In a logistics company like Pistor, which operates a huge warehouse divided into three different temperature zones and owns a large fleet of trucks and transporters, it’s logical to set standards of sustainability in logistics. Hence Pistor now uses only trucks that conform to the Euro 5 standard or higher. For the cooling, most of the trucks and transporters use an environmentally-friendly hybrid cooling system that does not produce any noise or CO2 emissions.
Furthermore, Pistor is already successfully using one electric truck, with more soon to follow. The delivery of goods is supported with cutting-edge route-planning software, so the number of kilometers covered can be reduced to a minimum.

The railway connection is also well used for goods distribution to the distribution headquarters in western Switzerland, with the aim of shifting as many goods movements as possible from road to rail.

For Pistor, sustainability without social components would be incomplete. A good working environment and high level of employee satisfaction are likewise guiding principles for Pistor. The aim here is to strengthen employees’ identification with the company.


High-performance IT infrastructure for more than 15,000 products

A company like Pistor, which supplies its customers, the bakery, patisserie and confectionery trade as well as gastronomy businesses, with more than 15,000 products and delivers all over Switzerland using its own fleet of vehicles, places particularly high demands on IT, since many processes are very time-critical. To accommodate this, the IT infrastructure is divided between two computing centers, which are set up to be redundant. In use here are server systems from HP, storage systems from Netapp and switches and network components from Extreme Networks. The company software (ERP system) is based on Pistor’s own in-house development.

With a warehouse as complex as that of Pistor, boasting enormous product diversity and various different chilled zones, logistics is a particularly challenging area. Pistor uses bespoke warehouse management systems to deal with this.


Keeping critical processes in focus

What are the really critical processes? The answer is simple: all the processes relating to the goods. Be it receiving orders, delivery, goods logistics or dispatch, any error and system failure means a reputational loss for Pistor. Expectations are high and the senior management expects failure-safe, 24-hour operation. “So that the IT infrastructure can meet the high demands, redundancy is important and reflectivity of data and processes essential. Two computing centers ensure that security is writ large. Of course there are also emergency plans in place which, fortunately, we haven’t ever had to use,” says Werner Tschanz, IT Manager at Pistor, explaining the company’s security provisions. Naturally, these also include an interruption-free emergency power supply as a back-up.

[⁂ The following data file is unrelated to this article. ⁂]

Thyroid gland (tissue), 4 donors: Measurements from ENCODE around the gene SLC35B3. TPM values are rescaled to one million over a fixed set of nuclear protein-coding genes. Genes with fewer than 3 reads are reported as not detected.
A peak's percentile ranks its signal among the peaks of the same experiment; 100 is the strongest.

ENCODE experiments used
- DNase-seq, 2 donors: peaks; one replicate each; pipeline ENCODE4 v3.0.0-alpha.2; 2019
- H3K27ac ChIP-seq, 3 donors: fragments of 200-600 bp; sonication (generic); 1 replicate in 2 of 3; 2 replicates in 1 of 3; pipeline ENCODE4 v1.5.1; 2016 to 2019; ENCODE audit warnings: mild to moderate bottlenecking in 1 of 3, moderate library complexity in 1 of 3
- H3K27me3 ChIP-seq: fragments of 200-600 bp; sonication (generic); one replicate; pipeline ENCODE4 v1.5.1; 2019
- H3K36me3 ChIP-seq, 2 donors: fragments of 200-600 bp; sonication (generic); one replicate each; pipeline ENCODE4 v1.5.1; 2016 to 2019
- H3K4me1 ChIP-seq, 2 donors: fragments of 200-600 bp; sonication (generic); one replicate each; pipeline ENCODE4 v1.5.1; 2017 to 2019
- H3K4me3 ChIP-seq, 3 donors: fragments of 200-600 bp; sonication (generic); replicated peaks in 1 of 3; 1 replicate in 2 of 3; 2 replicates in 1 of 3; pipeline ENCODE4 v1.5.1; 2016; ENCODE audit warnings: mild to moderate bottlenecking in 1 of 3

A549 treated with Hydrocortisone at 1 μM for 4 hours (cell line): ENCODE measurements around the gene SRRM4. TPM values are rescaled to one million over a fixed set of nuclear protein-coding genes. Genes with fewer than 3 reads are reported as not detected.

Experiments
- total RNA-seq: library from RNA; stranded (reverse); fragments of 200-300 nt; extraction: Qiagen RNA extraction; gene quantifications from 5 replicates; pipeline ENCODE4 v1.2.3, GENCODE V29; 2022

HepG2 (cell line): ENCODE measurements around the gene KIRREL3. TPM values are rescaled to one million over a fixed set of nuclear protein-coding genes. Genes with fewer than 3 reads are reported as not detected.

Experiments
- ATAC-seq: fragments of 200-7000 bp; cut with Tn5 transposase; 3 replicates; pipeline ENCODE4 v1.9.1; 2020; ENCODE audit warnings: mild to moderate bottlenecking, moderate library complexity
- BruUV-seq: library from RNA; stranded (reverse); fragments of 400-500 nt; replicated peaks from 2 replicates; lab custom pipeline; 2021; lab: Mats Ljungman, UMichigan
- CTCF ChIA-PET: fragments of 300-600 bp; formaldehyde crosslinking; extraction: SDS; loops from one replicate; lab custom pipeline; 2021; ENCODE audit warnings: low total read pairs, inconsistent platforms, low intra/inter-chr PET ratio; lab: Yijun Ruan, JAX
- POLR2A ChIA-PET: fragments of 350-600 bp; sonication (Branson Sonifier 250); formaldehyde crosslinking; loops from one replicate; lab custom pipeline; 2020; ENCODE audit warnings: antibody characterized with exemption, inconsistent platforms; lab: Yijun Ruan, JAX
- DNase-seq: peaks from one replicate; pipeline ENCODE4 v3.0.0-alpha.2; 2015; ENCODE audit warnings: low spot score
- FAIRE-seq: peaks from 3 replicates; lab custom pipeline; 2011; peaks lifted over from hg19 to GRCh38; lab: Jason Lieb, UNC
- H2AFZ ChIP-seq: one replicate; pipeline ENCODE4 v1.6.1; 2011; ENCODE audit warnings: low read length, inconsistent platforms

Pistor’s IT orchestra

A total of 17 experts coordinate this IT infrastructure. The team divides the tasks into two groups. Six employees are responsible for the software development and its adaptation. The second group is responsible for the IT systems and for support. The IT team at Pistor ensures that the systems can run failure-free at all times and that customers get the goods they have ordered when they want them. Since training of newcomers is given particular attention at Pistor, the IT team is currently reinforced by a trainee.


Why the service provided by Technogroup suits Pistor

What was the unique selling point that led to Pistor choosing Technogroup? First and foremost, it was the prime cost-benefit ratio. Moreover, the decision was down to the fact that the Technogroup team suited the requirements of Pistor and was able to meet its expectations. “The SLA agreement with Technogroup sets out a 7/24/4 commitment, i.e. a service with an arrival time of four hours. For us, one of the important elements here is that a reaction time of 15 minutes following a fault alarm has been established. This gives all of us in the IT team a good feeling, because it means we’ll quickly have an experienced partner by our sides,” summarizes Alexander Wiget, a member of staff in Pistor’s system group. The other tasks covered by the Technogroup services include dealing with all warranty cases with manufacturers in the area of IT.


“The cost-benefit ratio has to match up these days. It’s not the case that the best price gets the business, but rather the provider with the best cost-benefit. Offering all the services from one source is one argument that will continue to grow in significance in future. As far as availability is concerned, IT systems are ubiquitous and are fail-proof per se, but that’s only part of the story. If there is then a problem and a service is required, the whole process has to work well. If there is a blip in the process, then it can cause real problems. Today’s using customer is weary and often doesn’t have the competence or the resources to communicate with and coordinate the individual partners involved in the process, meaning there are often delays or even stoppages. To ensure this doesn’t happen, we take responsibility here,” explains Charles Gubler, Managing Director of the Technogroup AG/Switzerland.